Private Yankee Doodle


The cannonade continued, directed mostly at the fort, till the dusk of the evening. As soon as it was dark we began to make preparations for evacuating the fort and endeavoring to escape to the Jersey shore. When the firing had in some measure subsided and I could look about me, I found the fort exhibited a picture of desolation. The whole area of the fort was as completely ploughed as a field. The buildings of every kind [were] hanging in broken fragments, and the guns all dismounted, and how many of the garrison sent to the world of spirits, I knew not. If ever destruction was complete, it was here. The surviving part of the garrison were now drawn off and such of the stores as could conveniently be taken away were carried to the Jersey shore.

I happened to be left with a party of seventy or eighty men to destroy and burn all that was left in the place. I was in the northwest battery just after dark when the enemy were hauling their shipping on that side higher up to a more commanding position. They were so nigh that I could hear distinctly what they said on board the sloop. One expression of theirs I well remember. “We will give it to the d——d rebels in the morning.” The thought that then occupied my mind I as well remember, “The d——d rebels will show you a trick which the devil never will; they will go off and leave you.” …

Before we could embark the buildings in the fort were completely in flames, and they threw such a light upon the water that we were as plainly seen by the British as though it had been broad day. Almost their whole fire was directed at us. Sometimes our boat seemed to be almost thrown out of the water, and at length a shot took the sternpost out of the rear boat. We had then to stop and take the men from the crippled boat into the other two, and now the shot and water flew merrily, but by the assistance of a kind Providence we escaped without any further injury …

Howe was now secure in the rebel capital. Washington watched him for a while from a position about twelve miles north northwest of the city and then chose a wintering place for his army close enough, he hoped, to limit British foraging and supply. Joseph Martin never forgot the hard days that followed, but neither did his sense of humor desert him.

We crossed the Schuylkill in a cold, rainy and snowy night [December 12] upon a bridge of wagons set end to end and joined together by boards and planks. And after a few days more maneuvering we at last settled down at a place called “the Gulf”• (so named on account of a remarkable chasm in the hills); and here we encamped some time, and here we had liked to have encamped forever—for starvation here rioted in its glory. But lest the reader should be disgusted at hearing so much said about “starvation,” I will give him something that, perhaps, may in some measure alleviate his ill humor.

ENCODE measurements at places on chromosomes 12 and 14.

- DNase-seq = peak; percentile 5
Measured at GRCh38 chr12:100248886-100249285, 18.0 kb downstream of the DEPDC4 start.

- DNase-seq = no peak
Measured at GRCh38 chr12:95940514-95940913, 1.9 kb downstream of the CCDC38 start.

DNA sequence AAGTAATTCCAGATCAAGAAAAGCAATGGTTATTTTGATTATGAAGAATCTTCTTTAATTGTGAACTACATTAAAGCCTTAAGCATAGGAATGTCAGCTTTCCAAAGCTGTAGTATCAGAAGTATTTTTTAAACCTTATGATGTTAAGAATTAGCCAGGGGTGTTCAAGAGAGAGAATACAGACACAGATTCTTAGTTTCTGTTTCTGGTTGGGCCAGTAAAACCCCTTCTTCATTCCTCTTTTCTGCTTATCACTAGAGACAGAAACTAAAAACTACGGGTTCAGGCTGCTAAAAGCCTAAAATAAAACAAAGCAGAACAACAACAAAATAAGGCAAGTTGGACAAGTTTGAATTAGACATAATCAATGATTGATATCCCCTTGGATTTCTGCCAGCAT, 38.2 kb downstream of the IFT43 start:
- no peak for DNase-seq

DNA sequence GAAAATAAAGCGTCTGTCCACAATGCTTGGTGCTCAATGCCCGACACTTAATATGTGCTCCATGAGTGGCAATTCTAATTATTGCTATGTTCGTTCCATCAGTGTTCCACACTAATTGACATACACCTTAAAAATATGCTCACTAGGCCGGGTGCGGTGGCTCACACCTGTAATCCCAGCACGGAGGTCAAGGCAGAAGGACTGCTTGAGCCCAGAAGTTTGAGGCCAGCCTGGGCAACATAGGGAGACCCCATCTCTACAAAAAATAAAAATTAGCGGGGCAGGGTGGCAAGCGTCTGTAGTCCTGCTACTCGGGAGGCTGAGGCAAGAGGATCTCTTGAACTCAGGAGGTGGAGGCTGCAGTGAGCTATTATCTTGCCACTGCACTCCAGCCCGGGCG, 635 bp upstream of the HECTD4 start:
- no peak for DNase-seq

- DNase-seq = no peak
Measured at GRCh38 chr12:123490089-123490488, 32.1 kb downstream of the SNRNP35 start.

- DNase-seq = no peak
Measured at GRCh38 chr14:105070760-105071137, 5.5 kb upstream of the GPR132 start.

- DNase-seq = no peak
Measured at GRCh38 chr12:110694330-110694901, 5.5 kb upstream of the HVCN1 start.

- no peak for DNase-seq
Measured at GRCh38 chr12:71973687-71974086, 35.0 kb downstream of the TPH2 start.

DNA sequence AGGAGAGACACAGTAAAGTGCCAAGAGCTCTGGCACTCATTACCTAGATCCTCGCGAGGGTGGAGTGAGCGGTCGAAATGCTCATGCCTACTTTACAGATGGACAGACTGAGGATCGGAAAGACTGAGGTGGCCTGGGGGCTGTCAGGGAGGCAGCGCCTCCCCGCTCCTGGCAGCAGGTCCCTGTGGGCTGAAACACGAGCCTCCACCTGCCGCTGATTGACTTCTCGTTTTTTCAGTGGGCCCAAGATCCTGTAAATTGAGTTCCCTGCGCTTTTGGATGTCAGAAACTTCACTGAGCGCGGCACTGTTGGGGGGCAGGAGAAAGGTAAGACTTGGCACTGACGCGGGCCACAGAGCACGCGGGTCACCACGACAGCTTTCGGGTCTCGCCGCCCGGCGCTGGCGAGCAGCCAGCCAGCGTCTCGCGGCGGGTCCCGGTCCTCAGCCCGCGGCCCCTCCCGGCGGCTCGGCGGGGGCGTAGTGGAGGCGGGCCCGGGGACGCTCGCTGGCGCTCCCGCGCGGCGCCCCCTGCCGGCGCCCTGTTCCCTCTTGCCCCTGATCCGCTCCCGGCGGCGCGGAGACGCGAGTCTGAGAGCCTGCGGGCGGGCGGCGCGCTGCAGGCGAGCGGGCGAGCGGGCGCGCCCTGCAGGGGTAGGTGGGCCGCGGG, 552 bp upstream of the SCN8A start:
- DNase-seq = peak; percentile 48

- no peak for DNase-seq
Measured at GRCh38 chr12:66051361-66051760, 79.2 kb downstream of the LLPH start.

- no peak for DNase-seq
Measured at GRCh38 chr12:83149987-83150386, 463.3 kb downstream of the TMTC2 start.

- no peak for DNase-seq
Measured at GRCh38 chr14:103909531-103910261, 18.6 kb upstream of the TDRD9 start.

• Three miles beyond the Schuylkill on Gulf Creek, present-day West Conshohocken, Pennsylvania.

While we lay here there was a Continental Thanksgiving ordered by Congress; and as the army had all the cause in the world to be particularly thankful, if not for being well off, at least that it was no worse, we were ordered to participate in it. We had nothing to eat for two or three days previous, except what the trees of the fields and forests afforded us. But we must now have what Congress said, a sumptuous Thanksgiving to close the year of high living we had now nearly seen brought to a close. Well, to add something extraordinary to our present stock of provisions, our country, ever mindful of its suffering army, opened her sympathizing heart so wide, upon this occasion, as to give us something to make the world stare. And what do you think it was, reader? Guess. You cannot guess, be you as much of a Yankee as you will. I will tell you; it gave each and every man half a gill of rice and a tablespoonful of vinegar! !

After we had made sure of this extraordinary superabundant donation, we were ordered out to attend a meeting and hear a sermon delivered upon the happy occasion. We accordingly went, for we could not help it. … I remember the text, like an attentive lad at church. I can still remember that it was this, “And the soldiers said unto him, And what shall we do? And he said unto them, Do violence to no man, nor accuse anyone falsely.” The preacher ought to have added the remainder of the sentence to have made it complete, “And be content with your wages.” But that would not do, it would be too apropos. However, he heard it as soon as the service was over, it was shouted from a hundred tongues. Well, we had got through the services. … I had nothing else to do but to go home and make out my supper as usual, upon a leg of nothing and no turnips.

The army was now not only starved but naked. The greatest part were not only shirtless and barefoot, but destitute of all other clothing, especially blankets. I procured a small piece of raw cowhide and made myself a pair of moccasins, which kept my feet (while they lasted) from the frozen ground, although, as I well remember, the hard edges so galled my ankles, while on a march, that it was with much difficulty and pain that I could wear them afterwards; but the only alternative I had was to endure this inconvenience or to go barefoot, as hundreds of my companions had to, till they might be tracked by their blood upon the rough frozen ground. But hunger, nakedness, and sore shins were not the only difficulties we had at that time to encounter; we had hard duty to perform and little or no strength to perform it with.